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  • Writer's pictureRichard DeSalvo

If “the House” Always Wins…Why Play?

Updated: Jun 8, 2021

What it means to “Look Beyond the Payout”

Despite understanding the poor odds, some still choose to “roll the dice” and try to beat “the House” at its own game. We know the risks, yet the chance to win big and have fun is more important than acting rationally. While taking chances, no matter how unfavorable they are, may be fun for entertainment, casino odds have no place in your business life. Yet, this is exactly what many smart advisors are doing, oftentimes unknowingly.

When a Registered Investment Advisor (RIA) is capitalized by an injection of Private Equity (PE) or Venture Capital (VC) money, they typically create a Limited Partnership (or similar investment structure) for their investors. These dollars are a sleeve or allocation of an overall investment pool. The goal of each sleeve is to realize a return to feed the “fund” which then feeds return on investment to investors. Thus, when an RIA receives capital from PE or VC and then acquires Advisors, they must create a business model that ensures investment capital is paid back first.

This is usually done by finding spread in the various product lines including (but not limited to):

· Platform Fees · Minimum Accounts Fees · Investment Products · Markups on Non-Investment Items · Licensing · Annual Account Fees

The markups are so many and so deep, firms can offer advisors higher payouts while creating the illusion that they are a low-cost solution for clients. One way or another, “the House” will win, these expenses will hit clients’ accounts, and an advisor’s payout will be offset. Also, the advisor will need to justify his/her fees to charge a fair wrap fee.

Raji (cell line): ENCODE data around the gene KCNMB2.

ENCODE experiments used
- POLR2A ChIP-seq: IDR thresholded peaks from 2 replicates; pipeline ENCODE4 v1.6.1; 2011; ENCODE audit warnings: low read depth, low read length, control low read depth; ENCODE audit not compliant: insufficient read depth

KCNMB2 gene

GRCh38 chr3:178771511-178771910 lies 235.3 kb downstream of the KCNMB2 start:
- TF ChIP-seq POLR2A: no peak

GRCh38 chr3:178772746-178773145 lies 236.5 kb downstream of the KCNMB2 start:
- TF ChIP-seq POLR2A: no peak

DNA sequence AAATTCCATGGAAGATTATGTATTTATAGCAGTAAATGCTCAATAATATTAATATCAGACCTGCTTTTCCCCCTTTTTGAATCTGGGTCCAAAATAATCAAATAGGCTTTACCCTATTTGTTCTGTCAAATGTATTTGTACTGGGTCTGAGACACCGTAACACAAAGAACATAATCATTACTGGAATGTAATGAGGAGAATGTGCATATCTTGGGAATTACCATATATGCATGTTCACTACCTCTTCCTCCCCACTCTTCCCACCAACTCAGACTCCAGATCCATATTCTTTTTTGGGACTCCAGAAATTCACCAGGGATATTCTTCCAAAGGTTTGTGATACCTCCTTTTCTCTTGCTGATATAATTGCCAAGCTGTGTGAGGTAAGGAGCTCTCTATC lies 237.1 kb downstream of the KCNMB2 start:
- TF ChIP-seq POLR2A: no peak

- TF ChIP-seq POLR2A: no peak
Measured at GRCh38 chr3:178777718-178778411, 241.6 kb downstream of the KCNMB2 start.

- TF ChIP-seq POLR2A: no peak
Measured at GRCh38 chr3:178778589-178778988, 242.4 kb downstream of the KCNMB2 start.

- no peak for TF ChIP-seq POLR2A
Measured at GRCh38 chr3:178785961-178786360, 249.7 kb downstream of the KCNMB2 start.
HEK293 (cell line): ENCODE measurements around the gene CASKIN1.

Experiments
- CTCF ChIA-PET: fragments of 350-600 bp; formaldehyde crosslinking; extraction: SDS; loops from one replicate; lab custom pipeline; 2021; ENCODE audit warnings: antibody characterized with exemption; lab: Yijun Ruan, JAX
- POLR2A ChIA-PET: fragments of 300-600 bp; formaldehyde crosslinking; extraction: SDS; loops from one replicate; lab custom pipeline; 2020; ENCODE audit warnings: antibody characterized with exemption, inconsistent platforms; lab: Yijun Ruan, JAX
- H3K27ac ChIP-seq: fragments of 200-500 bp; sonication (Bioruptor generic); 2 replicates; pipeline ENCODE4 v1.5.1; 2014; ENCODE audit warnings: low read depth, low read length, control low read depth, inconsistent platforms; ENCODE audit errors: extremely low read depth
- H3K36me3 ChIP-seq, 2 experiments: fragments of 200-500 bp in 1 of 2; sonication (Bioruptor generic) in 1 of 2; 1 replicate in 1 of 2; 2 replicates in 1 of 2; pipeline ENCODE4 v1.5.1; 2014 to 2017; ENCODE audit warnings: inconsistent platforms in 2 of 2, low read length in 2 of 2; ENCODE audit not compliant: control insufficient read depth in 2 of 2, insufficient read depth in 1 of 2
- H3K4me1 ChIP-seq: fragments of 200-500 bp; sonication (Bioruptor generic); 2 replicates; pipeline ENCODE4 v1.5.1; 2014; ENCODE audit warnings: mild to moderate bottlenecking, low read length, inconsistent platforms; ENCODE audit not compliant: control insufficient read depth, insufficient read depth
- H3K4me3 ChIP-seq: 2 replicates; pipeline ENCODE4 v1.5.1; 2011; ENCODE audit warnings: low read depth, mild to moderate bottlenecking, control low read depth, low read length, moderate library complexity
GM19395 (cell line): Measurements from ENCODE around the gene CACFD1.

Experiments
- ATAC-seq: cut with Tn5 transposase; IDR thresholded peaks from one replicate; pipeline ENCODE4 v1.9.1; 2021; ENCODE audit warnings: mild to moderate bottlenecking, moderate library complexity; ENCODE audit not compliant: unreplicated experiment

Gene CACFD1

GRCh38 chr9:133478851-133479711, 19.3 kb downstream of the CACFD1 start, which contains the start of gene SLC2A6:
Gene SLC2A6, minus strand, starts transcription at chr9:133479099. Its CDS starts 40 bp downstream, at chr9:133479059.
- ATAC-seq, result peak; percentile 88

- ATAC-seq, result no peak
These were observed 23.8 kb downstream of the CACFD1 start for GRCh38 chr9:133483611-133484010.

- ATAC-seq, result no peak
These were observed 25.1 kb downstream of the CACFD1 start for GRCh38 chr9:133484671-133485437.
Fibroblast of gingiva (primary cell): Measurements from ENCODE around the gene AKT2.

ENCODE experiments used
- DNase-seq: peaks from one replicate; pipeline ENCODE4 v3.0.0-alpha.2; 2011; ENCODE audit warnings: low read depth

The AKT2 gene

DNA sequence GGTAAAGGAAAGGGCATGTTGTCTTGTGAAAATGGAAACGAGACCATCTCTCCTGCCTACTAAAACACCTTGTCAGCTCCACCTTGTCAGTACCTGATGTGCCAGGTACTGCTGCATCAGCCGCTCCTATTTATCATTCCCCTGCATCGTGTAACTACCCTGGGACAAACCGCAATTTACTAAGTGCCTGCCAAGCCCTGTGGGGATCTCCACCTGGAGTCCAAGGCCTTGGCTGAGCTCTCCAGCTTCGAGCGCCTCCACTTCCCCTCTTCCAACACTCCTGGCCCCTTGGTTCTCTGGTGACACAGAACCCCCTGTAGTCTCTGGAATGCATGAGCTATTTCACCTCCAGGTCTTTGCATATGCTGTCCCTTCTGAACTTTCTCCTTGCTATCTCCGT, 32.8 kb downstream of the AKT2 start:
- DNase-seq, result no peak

This is not to say it’s always a bad business decision to accept PE/VC money. But if you’re hoping to make a sound transition decision, you must go beyond payout. Consider the impact of accepting this money on extra fees for your clients and over what time frame “the House” expects to recuperate their money. To find this out, read their ADV. Explore potential conflicts of interest and understand what and how they markup products. These disclosures and information are readily available so do your homework.

Don’t confuse a high payout with your ability to be a great negotiator. Ask yourself, “If I’m getting an upfront check to transition, where did that really come from and what is the cost to me and my clients (in basis points)?” You may quickly find that “free” money is actually a long-term loan that you and your clients must pay back.

When you make a decision that will impact your clients, career, or business legacy, make sure you understand the risks. Ask the right questions, get clear answers, and stay informed to beat “the House” and allow your career and clients to win.


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